Edoardo Eremita, like many young voters in southern Italy, once supported the anti-establishment Five Star Movement, captivated by its promise to tackle poverty and corruption.
Since then he has grown disenchanted with the party. When Italians vote in an election later this month, Eremita will swing to the right, opting for the Brothers of Italy led by firebrand Giorgia Meloni.
“I like the way she speaks — you feel safe with her. She is more credible than other leaders, even at a European level,” said the 28-year-old, who works for the national highway management company. “I’m not a racist or anti-gay. Once in government, she will compromise and not be so extreme.”
Southern Italy — the country’s poorest region, where distrust of mainstream politicians and traditional institutions runs deep — was once an impregnable bastion of support for Five Star. The region, which accounts for around a third of parliament’s seats, voted overwhelmingly for Five Star in 2018. That helped the protest movement win 33 per cent of the national vote, more than any other political party.
Now, however, its support in the south is crumbling. Many erstwhile Five Star voters plan to skip the forthcoming polls while others are shifting right, drawn by Meloni’s charisma and novelty.
Growing southern support — including in sleepy towns such as Caserta, where Eremita lives — is expected to help Meloni’s 10-year-old Brothers of Italy emerge as the largest party in parliament. Its rightwing coalition with Matteo Salvini’s League and tycoon Silvio Berlusconi’s Forza Italia is forecast to secure a comfortable majority.
The citizens’ income policy — Five Star’s flagship social welfare scheme launched in 2019, which provides a monthly basic income for the jobless — is among the most polarising issues ahead of the vote. Many employers blame the programme, whose average payout this year has been €582 per month, for their difficulties finding willing workers.
Meloni has pledged to abolish the programme if she comes to power. Giuseppe Conte, the law professor now leading Five Star, has vowed to defend it, warning of a “civil war” if it is scrapped.
About 1.5mn Italian households have received citizens’ income payments so far this year — around two-thirds of whom are in the south, according to government data. Meanwhile, employers across Italy, including small business owners, complain of acute labour shortages.
“Instead of creating new jobs for young people, they created a tool for people not to work,” said Giuseppe Arrighi, 67, who runs a small barber shop in Caserta. He voted for Five Star in 2018 and does not plan to vote. “I feel betrayed.”
Employers are not alone in their discontent. Eremita believes that many young recipients of citizens’ income payments work informal jobs for which they receive cash, enabling them to earn more than he does after he pays his taxes.
His cousin, Francesco Gravino, 28, a train driver, is also dismayed at what he believes is widespread abuse of the welfare programme. However, he says he is “torn” over whether to vote for Five Star or Meloni’s Brothers of Italy. “I’m in favour of citizens’ income for people who cannot work, but not for people who can,” Gravino said.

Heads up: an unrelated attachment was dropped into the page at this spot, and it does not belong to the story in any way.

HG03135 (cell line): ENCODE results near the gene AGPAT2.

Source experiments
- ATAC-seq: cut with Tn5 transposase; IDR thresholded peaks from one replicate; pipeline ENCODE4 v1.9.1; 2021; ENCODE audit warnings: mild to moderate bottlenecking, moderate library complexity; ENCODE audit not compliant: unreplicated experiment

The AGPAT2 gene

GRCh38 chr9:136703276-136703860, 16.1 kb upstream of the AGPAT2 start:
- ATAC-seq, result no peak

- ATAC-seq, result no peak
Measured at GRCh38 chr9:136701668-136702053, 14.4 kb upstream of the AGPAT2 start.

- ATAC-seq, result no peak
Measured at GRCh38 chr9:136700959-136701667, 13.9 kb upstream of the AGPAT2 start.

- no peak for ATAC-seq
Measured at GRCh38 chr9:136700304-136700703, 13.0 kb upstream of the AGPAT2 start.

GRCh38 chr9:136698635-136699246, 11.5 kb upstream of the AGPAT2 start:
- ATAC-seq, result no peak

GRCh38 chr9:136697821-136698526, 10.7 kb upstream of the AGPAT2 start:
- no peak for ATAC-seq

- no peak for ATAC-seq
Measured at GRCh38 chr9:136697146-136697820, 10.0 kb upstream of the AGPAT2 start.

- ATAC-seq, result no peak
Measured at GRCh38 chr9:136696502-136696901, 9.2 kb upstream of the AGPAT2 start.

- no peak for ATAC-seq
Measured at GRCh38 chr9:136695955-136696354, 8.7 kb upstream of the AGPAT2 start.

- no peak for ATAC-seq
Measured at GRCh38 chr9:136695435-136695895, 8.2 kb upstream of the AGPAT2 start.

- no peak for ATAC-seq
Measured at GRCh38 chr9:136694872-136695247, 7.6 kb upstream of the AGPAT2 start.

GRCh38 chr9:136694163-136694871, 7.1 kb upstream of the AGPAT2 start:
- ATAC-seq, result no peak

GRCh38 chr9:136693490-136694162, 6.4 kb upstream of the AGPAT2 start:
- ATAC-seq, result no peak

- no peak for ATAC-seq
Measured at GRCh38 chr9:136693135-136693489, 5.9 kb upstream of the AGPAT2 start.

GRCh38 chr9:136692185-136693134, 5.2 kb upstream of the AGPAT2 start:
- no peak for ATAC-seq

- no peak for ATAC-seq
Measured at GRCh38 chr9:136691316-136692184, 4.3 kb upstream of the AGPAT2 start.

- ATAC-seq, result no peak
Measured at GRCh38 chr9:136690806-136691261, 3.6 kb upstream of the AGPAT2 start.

Gimmi Cangiano, a Brothers of Italy parliamentary candidate from the southern Campania region, who hopes to secure a seat in the area currently held by a Five Star member, said he expected many undecided voters to back Meloni. They are likely to be drawn both by her “defence” of their interests and her strong Italian nationalism, he added.
“Many centre-right voters who voted for the Five Star are now returning — it’s a homecoming,” he said. “Meloni has conveyed a lot about the idea of the fatherland. She calls herself a patriot and has tried to give Italians that sense of belonging perhaps lost in recent years.”
However, the threat to eliminate the citizens’ income is mobilising support for Five Star among those who have benefited from the scheme. “Other politicians are egoists, but [Five Star leader] Conte is for the people,” said Angela, 38, a mother of two who asked not to give her last name. She received the €350 citizens’ income payments every month for two years until recently landing a part-time job as a school caretaker.
Elisabetta Petti, a 47-year-old human resources consultant, has tried a broad range of options from Italy’s political menu — from Berlusconi’s centre-right Forza Italia, to Five Star and the centre-left Democratic party. But she is now so disillusioned that she is uncertain whether she will vote at all.
Petti likes Meloni and the prospect of a strong female leader but detests Meloni’s prospective coalition partner, League leader Salvini, who derided the south when he campaigned for northern autonomy.
“She is very combative — women are bigger fighters,” Petti said. “But Salvini in the past said that people from the south stink. It was very offensive.”
Gabriele Quagliero, 78, a retired factory worker who voted for Five Star in 2018, said he was finished with politicians after successive disappointments. He believes many older people like him will abstain in the election.
“I don’t trust anyone anymore,” he said. “I voted for Five Star hoping for something to change. But it didn’t happen.”
He said some weary voters were still tempted to give Meloni a try in a last roll of the electoral dice. “I have a friend who says, ‘Meloni is my last chance’,” Guagliero said. “He is going to vote for her just to see what happens.”
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